23. Behavioral perspective: fears become conditioned to specific situations; reinforcement of inappropriate behaviors; learning theory.  Cognitive perspective: maladaptive cognitive processes.  Cultural/sociological perspective: social context in which a person lives (e.g., poverty, discrimination).  Vulnerability-stress model Interaction between predisposition & stressful environmental conditions (need both to develop a mental health problem).
  24. DEFENSE MECHANISMS  Defensemechanisms protect us from being consciously aware of a thought or feeling which we cannot tolerate.  The defense only allows the unconscious thought or feeling to be expressed indirectly in a disguised form.
  25. EXAMPLES OF DEFENSE MECHANISMS  Denial: You completely reject the thought or feeling. "I'm not angry with him!"  Suppression: You are vaguely aware of the thought or feeling, but try to hide it. "I'm going to try to be nice to him."  Reaction Formation: You turn the feeling into its opposite. "I think he's really great!“  Projection: You project your thoughts and feelings onto someone else. "That professor hates me.” "That student hates the prof.“
  26. CATEGORIES OF MENTAL DISORDERS 1. Disorders usually first evident in infancy, childhood, or adolescence. 2. Delirium, dementia, amnestic, and other cognitive disorders. 3. Mental Disorders Due to a General Medical Condition. 4. Substance-Related Disorders. 5. Schizophrenia and Other Psychotic Disorders 6. Mood Disorders. 7. Anxiety Disorders. 8. Somatoform Disorders.
  27. 9. Factitious Disorders 10. Dissociative Disorders 11. Sexual and Gender Identity Disorders 12. Eating Disorders 13. Sleep disorders 14. Impulse-Control Disorders Not Elsewhere Classified 15. Adjustment Disorders 16. Personality Disorders 17. Other Conditions That May Be a Focus of Clinical Attention
  28. PERVASIVE DEVELOPMENTAL DISORDERS  Pervasive developmental disorders  Set of disorders characterised by severe & lasting impairment in several areas of development.  Diagnosis of autism  Involves three types of deficits:  Social interaction – lack of connection with others  Communication – difficulties in communication & speech  Activities & interests – preoccupation/routines/rituals  Autistic boys outnumber autistic girls three to one
  29. PERVASIVE DEVELOPMENTAL DISORDERS  Asperger’s syndrome & other pervasive developmental disorders (PDDs)  Rett’s disorder & childhood disintegrative disorder  Children appear to develop normally for while & then show apparent permanent loss of basic skills in social interaction, language, and/or movement  Asperger’s syndrome  Characterized by deficits in social interactions & in activities and interests that similar to autism but different from autism in that no significant delays or deviance in language  PDDs viewed as falling along continuum with autism most severe & others lower on continuum
  30. PERVASIVE DEVELOPMENTAL DISORDERS  Understanding pervasive developmental disorders  Biological factors – several have been implicated in development of PDDs  Family & twin studies suggest genetics play a role  Neurological factors also likely – disruption in normal development & organization of the brain  Studies suggest that PDD sufferers lack theory of mind which may make it impossible for these children to understand & operate in the social world
  31. 5. ANXIETY DISORDERS  Includes disorders in which anxiety is the main symptom (generalized anxiety or panic disorders).  Or anxiety is experienced unless the individual avoids feared situations (phobic disorders) or tries to resist performing certain rituals.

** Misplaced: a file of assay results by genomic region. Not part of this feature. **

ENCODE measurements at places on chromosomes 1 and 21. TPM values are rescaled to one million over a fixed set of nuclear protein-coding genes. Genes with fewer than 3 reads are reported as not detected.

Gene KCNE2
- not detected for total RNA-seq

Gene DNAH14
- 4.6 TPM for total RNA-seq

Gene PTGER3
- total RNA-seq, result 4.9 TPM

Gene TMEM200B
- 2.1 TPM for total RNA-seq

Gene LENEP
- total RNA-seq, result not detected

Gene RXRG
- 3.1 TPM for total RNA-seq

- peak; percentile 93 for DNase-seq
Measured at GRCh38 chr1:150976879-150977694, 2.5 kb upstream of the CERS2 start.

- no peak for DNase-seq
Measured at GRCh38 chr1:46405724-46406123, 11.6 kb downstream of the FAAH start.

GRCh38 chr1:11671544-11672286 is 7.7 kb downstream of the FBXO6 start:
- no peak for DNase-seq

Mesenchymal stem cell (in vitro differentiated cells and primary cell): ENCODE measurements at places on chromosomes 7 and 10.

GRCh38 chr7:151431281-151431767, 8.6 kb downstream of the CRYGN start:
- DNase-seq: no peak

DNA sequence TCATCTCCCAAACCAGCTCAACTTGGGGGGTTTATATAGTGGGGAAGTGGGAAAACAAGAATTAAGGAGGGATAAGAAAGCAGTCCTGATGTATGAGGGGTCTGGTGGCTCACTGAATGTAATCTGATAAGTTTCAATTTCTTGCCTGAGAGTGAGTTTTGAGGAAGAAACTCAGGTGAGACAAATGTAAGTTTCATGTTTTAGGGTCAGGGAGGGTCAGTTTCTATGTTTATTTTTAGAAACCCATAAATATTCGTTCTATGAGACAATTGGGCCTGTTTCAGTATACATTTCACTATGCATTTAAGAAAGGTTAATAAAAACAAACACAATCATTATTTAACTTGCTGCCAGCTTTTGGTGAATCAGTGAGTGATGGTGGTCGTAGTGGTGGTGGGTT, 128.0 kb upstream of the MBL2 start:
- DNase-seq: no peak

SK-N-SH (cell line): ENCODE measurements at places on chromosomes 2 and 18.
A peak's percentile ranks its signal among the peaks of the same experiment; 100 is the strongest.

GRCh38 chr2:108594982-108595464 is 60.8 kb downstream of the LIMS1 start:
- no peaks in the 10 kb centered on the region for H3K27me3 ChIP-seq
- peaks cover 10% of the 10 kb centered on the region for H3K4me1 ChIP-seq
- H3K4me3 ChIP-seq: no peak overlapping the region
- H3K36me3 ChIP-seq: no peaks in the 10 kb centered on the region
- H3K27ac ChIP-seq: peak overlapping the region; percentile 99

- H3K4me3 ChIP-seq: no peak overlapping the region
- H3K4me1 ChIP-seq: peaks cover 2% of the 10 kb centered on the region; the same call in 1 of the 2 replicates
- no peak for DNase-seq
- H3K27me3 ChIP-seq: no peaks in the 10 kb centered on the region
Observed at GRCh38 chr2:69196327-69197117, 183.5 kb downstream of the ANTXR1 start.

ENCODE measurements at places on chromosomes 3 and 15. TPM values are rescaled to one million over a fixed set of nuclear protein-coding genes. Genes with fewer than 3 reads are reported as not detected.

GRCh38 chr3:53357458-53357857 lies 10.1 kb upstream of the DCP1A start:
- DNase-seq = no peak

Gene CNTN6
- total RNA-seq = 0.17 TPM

32. ANXIETY DISORDERS (CONT.)  Anxiety is only considered unhealthy when occurs in situations that most people can handle with little difficulty.  Four types of symptoms:  Physiological, cognitive, behavioral & emotional symptoms.  Generalised anxiety disorder  Person experiences constant sense of tension & dread, and continuously worries about potential problems and has difficulty concentrating or making decisions.
  33. ANXIETY DISORDERS (CONT.)  Panic disorders  Panic attack – episode of acute & overwhelming apprehension or terror (approx. 28% have them occasionally).  Panic disorder is rare (approx. 2%). When panic attacks become frequent and person worries about having attacks.  Agoraphobia: anxiety about being in places where escape might be difficult or embarrassing or in which help may not be available should a panic attack develop  About 20% people with panic disorder develop agoraphobia.
  34. UNDERSTANDING PANIC DISORDER & AGORAPHOBIA  Panic disorders likely to have biological component May have over-reactive fight-or-flight response  Cognitive factors play strong role in panic attacks & agoraphobic behavior may be conditioned through learning experiences  Interoceptive conditioning  Misinterpret bodily sensations  Catastophic thinking
  36. ANXIETY DISORDERS (CONT.)  Phobias  Intense fear of stimulus/situation most do not find particularly dangerous & it interferes with person’s life  Specific phobia  fear of specific object/animal/situation  Common about 8%  Social phobia  extreme insecurity in social situations (fear of public speaking, fear of eating in public)  2.4%
  37. UNDERSTANDING PHOBIAS  Freud argued – phobias result of people displacing anxiety over unconscious motives onto symbolic objects  Behaviorists – phobias develop from classical & operant conditioning.  Many phobias emerge after a traumatic experience (classical conditioning).  Phobias are maintained through operant conditioning.
  38. ANXIETY DISORDERS (CONT.)  Obsessive-Compulsive Disorder: repetitive acts or thoughts.  central feature is subjective loss of control (sufferers don’t trust senses/judgements)  Obsessions: persistent intrusions of unwelcome thoughts, images, or impulses that elicit anxiety  Compulsions: irresistible urges to carry out certain acts or rituals that reduce anxiety
  39. UNDERSTANDING OBSESSIVE- COMPULSIVE DISORDER  Cognitive & behavioral theorists – those with obsessive- compulsive disorder have more trouble “turning off” intrusive thoughts due to more rigid thinking.  OCD begins at a young age.  Prevalence 1-3%.  May also have biological causes – possible deficiencies in serotonin in areas of the brain that regulates primitive impulses.